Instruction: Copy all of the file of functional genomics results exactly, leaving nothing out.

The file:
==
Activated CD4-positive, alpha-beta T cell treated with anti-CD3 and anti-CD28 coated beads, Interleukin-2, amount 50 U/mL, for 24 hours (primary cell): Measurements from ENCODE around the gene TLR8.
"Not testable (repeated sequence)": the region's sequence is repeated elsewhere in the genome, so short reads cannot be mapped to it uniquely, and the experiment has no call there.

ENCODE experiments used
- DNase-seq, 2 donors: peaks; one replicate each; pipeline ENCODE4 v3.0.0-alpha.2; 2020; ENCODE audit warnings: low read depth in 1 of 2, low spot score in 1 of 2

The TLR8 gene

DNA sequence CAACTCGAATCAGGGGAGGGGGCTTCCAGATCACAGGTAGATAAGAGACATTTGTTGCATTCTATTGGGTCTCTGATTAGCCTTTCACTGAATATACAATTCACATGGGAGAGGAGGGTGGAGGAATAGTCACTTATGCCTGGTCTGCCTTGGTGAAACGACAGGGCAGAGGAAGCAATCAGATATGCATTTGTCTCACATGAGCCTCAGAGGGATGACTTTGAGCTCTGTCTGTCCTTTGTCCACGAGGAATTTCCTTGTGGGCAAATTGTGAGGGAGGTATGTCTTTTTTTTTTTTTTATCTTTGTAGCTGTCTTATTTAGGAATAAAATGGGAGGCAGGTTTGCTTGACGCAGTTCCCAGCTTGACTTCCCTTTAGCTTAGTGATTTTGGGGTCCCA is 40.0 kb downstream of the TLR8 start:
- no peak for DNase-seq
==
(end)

Activated CD4-positive, alpha-beta T cell treated with anti-CD3 and anti-CD28 coated beads, Interleukin-2, amount 50 U/mL, for 24 hours (primary cell): Measurements from ENCODE around the gene TLR8.
"Not testable (repeated sequence)": the region's sequence is repeated elsewhere in the genome, so short reads cannot be mapped to it uniquely, and the experiment has no call there.

ENCODE experiments used
- DNase-seq, 2 donors: peaks; one replicate each; pipeline ENCODE4 v3.0.0-alpha.2; 2020; ENCODE audit warnings: low read depth in 1 of 2, low spot score in 1 of 2

The TLR8 gene

DNA sequence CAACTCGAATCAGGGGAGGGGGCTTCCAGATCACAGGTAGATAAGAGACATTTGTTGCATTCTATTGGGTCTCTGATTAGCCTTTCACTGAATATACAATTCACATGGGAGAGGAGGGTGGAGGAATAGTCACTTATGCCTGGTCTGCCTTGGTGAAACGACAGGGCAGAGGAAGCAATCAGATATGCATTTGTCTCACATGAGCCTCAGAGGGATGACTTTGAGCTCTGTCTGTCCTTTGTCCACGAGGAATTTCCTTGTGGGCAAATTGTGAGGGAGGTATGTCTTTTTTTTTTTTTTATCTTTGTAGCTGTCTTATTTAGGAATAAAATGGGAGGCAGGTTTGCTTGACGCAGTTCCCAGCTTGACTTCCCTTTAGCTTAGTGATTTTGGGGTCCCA is 40.0 kb downstream of the TLR8 start:
- no peak for DNase-seq